Food hygiene, monitoring handwashing and the HIV/AIDS-sanitation link

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The 36th WEDC International Conference kicked off on the 1st July with the theme ‘Delivering Water, Sanitation and Hygiene Services in an Uncertain Environment’. The opening plenary included a keynote address by Kamal Kar, who presented the current sanitation crisis and the potential of CLTS to tackle it. After that, papers were presented in several parallel sessions which covered different topics. In the ones I attended, dealing with water and sanitation, we had very thought-provoking presentations (the papers will be available soon on the WEDC’s website).

For instance, Om Gautam presented the formative research on food hygiene in Nepal  he did for his PhD. He regards food hygiene promotion as a missed opportunity in the WASH sector.  His thorough study, with in-depth field research and using many innovative research tools, has led him to identify five key behaviours as crucial targets in any food hygiene promotion intervention: i) proper re-heating of leftovers or stored food, ii) cleanliness of utensils used to serve a child’s food, iii) handwashing with soap before touching food, feeding a child or eating, iv) proper storage of cooked food and v) boiling milk and water before serving.

Two papers presented during the day dealt with indicators for handwashing practices and both coincided in the idea that the existence of facilities is not an adequate indicator. Maulit’s observation in Malawi showed that only 49% of the households having a facility washed hands regularly (though self-reporting reached 80%), while 29% of households without facility practiced handwashing (in a basin in the kitchen). Water in the facility was proposed as a more adequate indicator, instead. Craveen’s correlation analysis of data obtained through a random survey in Kenya, in contrast, identified the existence of soap or ash as the best indicator of adequate handwashing practices. However, the use of this indicator could have counterproductive policy implications (distribution of soap to show progress). The disparities between these two studies might be related with context aspects and methodological differences. But they also show how complex and elusive is the measurement of a behaviour such as handwashing.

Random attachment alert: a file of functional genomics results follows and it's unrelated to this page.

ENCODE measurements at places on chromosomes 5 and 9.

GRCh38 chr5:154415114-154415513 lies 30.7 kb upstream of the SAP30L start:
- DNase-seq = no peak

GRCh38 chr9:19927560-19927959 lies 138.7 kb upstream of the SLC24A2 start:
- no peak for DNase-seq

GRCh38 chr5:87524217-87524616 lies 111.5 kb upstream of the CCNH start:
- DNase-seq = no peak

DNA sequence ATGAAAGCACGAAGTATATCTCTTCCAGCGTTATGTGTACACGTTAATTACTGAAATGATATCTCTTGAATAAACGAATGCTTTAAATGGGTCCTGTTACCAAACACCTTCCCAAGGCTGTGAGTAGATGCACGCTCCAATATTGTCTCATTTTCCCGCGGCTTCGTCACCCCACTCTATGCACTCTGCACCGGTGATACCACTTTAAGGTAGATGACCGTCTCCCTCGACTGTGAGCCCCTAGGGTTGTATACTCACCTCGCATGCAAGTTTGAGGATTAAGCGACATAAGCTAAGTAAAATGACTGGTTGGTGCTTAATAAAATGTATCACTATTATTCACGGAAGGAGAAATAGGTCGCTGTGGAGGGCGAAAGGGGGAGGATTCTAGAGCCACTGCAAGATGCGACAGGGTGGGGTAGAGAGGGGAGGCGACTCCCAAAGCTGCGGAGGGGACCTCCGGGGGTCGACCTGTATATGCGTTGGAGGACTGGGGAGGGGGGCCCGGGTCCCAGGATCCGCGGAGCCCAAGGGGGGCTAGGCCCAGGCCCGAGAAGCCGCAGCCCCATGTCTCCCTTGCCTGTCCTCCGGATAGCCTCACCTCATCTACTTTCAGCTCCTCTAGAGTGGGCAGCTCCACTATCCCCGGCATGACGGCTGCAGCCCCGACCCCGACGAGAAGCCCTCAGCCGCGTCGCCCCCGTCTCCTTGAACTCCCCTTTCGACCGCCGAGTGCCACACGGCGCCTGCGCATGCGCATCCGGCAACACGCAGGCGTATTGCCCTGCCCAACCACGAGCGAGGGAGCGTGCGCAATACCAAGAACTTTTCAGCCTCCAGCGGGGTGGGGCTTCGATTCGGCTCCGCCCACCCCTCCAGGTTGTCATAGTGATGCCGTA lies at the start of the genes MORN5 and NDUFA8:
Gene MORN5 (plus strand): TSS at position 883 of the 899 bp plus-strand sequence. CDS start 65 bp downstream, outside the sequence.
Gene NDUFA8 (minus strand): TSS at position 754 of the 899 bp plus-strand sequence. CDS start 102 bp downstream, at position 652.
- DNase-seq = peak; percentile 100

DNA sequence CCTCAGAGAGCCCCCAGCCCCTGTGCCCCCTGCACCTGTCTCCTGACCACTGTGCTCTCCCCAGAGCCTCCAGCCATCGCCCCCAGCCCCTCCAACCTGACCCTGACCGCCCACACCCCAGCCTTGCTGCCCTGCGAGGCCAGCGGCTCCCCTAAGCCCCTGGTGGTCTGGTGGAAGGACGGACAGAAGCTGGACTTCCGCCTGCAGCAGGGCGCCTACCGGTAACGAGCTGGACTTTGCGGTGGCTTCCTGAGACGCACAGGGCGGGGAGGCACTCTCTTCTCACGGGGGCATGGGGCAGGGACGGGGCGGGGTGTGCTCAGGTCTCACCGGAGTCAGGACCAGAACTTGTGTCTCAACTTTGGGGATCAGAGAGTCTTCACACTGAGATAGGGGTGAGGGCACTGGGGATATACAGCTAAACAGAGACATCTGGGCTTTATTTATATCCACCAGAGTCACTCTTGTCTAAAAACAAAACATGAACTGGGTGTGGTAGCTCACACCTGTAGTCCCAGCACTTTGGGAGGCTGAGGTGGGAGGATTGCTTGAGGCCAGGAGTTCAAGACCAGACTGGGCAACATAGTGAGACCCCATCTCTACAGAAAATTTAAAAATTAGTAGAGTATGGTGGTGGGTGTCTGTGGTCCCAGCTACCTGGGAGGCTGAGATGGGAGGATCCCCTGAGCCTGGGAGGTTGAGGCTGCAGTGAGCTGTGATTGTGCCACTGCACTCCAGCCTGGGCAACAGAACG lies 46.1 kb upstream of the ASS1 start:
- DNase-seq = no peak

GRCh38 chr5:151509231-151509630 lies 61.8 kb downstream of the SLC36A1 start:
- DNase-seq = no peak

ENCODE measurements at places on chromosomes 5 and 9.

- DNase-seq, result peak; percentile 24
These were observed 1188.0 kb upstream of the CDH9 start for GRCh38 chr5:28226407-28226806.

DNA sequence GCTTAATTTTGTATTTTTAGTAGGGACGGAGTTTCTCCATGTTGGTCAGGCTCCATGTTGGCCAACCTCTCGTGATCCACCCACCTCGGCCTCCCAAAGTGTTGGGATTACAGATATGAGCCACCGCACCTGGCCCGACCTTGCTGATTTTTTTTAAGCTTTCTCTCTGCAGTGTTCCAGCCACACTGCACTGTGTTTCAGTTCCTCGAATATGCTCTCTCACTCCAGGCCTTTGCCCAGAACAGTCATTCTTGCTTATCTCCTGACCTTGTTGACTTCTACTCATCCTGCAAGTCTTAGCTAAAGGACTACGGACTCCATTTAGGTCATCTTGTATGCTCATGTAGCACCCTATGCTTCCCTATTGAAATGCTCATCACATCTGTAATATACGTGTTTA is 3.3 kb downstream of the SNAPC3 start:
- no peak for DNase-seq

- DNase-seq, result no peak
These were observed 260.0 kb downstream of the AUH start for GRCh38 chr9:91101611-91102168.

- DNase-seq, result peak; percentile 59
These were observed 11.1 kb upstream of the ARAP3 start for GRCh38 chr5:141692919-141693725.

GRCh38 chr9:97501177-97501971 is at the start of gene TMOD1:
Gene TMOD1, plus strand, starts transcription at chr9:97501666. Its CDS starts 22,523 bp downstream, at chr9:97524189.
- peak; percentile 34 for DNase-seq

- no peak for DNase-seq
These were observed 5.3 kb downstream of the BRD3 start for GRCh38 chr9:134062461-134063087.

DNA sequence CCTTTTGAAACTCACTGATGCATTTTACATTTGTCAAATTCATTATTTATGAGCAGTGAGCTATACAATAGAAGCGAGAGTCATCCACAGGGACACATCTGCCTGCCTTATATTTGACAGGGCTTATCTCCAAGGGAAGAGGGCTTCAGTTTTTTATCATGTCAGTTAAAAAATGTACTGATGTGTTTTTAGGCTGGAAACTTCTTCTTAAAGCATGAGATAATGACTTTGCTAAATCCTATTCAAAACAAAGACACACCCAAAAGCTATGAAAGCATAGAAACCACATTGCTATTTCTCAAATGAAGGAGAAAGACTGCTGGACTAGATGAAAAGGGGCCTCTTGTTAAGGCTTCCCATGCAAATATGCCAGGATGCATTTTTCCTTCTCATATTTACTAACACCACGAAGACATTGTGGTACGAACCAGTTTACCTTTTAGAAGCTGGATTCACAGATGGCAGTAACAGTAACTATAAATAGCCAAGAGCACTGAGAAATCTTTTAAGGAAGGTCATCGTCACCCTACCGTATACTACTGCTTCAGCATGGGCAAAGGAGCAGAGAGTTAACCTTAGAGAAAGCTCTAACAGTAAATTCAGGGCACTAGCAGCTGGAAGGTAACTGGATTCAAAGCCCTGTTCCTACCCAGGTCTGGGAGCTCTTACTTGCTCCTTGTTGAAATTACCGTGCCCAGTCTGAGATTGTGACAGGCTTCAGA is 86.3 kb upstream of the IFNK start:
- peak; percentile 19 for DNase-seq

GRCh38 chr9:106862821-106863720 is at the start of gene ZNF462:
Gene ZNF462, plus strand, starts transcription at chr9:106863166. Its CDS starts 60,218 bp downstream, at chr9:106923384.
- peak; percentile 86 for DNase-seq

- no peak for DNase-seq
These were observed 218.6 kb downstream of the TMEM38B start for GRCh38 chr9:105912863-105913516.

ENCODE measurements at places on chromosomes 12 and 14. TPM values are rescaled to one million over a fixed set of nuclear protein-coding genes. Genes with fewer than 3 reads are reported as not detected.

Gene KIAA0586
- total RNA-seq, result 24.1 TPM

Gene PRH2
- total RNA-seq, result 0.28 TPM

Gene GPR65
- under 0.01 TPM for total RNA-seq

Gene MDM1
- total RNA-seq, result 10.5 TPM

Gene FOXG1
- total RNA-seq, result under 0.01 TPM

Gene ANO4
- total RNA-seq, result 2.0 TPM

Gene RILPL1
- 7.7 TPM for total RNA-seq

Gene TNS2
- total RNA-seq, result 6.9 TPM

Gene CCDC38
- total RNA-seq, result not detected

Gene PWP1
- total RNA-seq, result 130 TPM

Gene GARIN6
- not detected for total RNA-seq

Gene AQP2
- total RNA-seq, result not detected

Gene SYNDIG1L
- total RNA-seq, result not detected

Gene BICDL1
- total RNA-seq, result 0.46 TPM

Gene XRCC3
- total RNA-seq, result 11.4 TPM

It was Evelyn Mugamby’s presentation on ‘Promoting healthy hygiene and sanitation practices for people living with HIV and AIDS’ that I enjoyed most. It was an eye-opener for me, probably because the link between HIV-AIDS and sanitation has been my personal blind spot; I had heard about it before, but never got further into it. Diarrhoea is calculated to affect between 50% and 90% of the people living with HIV and to result in high morbidity and mortality rates. In addition, it reduces antiretroviral absorption and increases the burden on caregivers in terms of the amount of water needed for hygiene purposes and of the help required for defecation. In order to address these issues, WASHplus Kenya Program (FHI 360) aims to integrate WASH and HIV/AIDS working with the communities through ‘small doable actions’. The idea is to sequentially target small incremental steps towards the desired WASH behaviours. An example put was the participatory design of sanitation alternatives for lower mobility or bed-ridden people.

As you can see, we had a really exciting first day at the Conference. So don’t miss the posts of the forthcoming days!

Date: 2 July 2013
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